Please ensure Javascript is enabled for purposes of website accessibility

Jack L.B. Gohn: Contraception, an unrepresentative church, and unresponsive courts

At this writing we still don’t have an outcome, either regulatory or political, in the fight between the President and the bishops over the proposed mandate that employers, including Catholic hospitals and universities, offer their employees health insurance plans with birth control coverage. But it is clear that the rhetorical battle line du jour is “religious freedom.”

The Catholic bishops call their rejection of the mandate “this effort to protect religious liberty and freedom of conscience for all.” Their fellow-traveling politicans have sounded the same note. Speaker John Boehner decried the regulation as “an unambiguous attack on religious freedom.” Rick Santorum proclaimed that “it’s about freedom of religion” among other things.

The bishops may talk about “freedom of conscience for all,” but they do not mean all. They’re actually quite selective about whose religious freedom is at stake. Clearly it is not the religious freedom of the 98 percent of sexually active American Catholic women have used so-called “artificial” birth control. Nor is it that of the 57 percent of American Catholics who support the policy, including 59 percent of American Catholic women, per the Public Policy Polling Organization. A just-published New York Times/CBS News poll turned up similar numbers. Public Policy Polling summarized: “The Bishops really are not speaking for Catholics as a whole on this issue.”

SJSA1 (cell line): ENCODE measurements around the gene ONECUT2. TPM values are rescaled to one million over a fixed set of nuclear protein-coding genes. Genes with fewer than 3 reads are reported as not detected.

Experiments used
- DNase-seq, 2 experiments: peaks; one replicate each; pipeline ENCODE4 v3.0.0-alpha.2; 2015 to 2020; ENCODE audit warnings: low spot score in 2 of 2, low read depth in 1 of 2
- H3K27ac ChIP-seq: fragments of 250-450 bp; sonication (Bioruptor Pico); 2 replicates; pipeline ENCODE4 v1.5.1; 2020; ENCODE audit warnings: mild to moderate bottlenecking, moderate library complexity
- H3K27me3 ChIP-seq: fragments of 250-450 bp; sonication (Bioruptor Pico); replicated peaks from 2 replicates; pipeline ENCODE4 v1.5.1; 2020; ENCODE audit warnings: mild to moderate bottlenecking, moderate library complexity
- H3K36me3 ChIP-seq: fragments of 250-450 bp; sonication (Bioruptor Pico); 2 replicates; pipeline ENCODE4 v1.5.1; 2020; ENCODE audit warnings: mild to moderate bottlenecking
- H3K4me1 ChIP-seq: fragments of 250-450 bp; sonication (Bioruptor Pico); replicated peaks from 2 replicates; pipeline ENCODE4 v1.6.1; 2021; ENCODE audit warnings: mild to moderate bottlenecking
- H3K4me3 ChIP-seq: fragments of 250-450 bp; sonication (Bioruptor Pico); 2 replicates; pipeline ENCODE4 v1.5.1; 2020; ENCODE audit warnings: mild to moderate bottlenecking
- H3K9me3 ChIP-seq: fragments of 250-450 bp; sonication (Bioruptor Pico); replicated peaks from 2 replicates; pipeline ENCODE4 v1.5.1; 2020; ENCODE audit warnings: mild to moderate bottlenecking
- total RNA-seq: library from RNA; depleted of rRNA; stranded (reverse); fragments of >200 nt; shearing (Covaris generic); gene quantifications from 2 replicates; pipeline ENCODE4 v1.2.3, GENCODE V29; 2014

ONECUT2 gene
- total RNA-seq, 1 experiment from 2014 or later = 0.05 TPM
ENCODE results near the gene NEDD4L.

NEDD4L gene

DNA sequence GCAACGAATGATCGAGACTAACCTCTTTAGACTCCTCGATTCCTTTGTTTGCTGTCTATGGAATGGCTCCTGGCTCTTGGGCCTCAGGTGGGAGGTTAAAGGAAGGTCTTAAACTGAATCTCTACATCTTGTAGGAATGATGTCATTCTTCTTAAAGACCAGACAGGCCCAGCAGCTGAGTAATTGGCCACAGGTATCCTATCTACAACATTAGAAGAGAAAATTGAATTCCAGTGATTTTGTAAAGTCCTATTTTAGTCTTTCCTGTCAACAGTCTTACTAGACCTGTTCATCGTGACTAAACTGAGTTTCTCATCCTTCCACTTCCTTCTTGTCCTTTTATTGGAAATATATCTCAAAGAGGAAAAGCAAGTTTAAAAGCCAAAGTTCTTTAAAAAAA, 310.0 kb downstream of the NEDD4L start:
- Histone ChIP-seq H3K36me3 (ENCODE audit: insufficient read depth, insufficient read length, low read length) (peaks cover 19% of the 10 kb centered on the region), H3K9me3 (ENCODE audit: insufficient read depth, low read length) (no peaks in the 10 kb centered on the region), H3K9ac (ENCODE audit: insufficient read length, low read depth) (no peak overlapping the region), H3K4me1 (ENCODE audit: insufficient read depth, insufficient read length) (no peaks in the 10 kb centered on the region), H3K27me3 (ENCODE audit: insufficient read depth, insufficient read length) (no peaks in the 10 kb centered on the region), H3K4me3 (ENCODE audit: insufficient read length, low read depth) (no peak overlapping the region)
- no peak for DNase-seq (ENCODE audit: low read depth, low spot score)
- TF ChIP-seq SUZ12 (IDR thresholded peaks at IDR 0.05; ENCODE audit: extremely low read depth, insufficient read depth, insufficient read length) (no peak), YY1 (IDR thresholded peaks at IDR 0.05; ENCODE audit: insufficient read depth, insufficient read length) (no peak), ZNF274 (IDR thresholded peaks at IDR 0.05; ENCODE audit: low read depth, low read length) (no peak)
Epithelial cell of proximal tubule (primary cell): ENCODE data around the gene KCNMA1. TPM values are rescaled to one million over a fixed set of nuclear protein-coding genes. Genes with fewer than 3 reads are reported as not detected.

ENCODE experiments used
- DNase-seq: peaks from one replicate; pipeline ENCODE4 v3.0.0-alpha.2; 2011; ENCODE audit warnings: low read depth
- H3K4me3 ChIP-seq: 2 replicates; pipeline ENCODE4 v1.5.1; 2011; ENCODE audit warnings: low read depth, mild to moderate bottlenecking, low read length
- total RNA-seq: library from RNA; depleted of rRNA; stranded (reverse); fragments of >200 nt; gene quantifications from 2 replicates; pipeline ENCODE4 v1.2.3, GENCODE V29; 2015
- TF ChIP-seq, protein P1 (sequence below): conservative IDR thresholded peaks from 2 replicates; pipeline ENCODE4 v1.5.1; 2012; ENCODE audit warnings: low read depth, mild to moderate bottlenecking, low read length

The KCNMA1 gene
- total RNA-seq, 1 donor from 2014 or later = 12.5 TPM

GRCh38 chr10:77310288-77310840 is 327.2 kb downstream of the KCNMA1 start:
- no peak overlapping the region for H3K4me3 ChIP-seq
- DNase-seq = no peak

Indeed not. It does not take a great deal of cynicism to see this as an effort by the bishops to reassert a lost relevance, to point out to Catholic believers whom the bishops can no longer otherwise control that the hierarchy still rules the roost on Catholic turf.

If there seems to be something illegitimate here, though, it is this: that Catholic turf should not be the bishops’ to rule in the first place. The hospitals and the universities were built with the funds and the blood, sweat and tears of generations of all Catholic believers, and should by all rights belong to all of their successors, the entire body of the faithful. But legally speaking, that is not the case. The deeds to every building, the title to every account, vest control in one constituency, the Catholic hierarchy.

Instead of acting like the in-title-only trustees of these institutions, accountable to those who built them and their successors, the hierarchy behave like the equitable owners. And if you think these would-be owners are in favor of religious freedom for the rest of us in the Catholic fold, I have a bridge in Brooklyn I want to sell you.